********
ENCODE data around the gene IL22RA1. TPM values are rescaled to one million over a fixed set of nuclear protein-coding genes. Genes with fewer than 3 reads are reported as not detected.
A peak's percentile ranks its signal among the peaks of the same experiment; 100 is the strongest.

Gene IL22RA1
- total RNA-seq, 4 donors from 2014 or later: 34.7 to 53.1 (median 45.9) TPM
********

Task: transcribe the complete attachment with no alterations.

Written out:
ENCODE data around the gene IL22RA1. TPM values are rescaled to one million over a fixed set of nuclear protein-coding genes. Genes with fewer than 3 reads are reported as not detected.
A peak's percentile ranks its signal among the peaks of the same experiment; 100 is the strongest.

Gene IL22RA1
- total RNA-seq, 4 donors from 2014 or later: 34.7 to 53.1 (median 45.9) TPM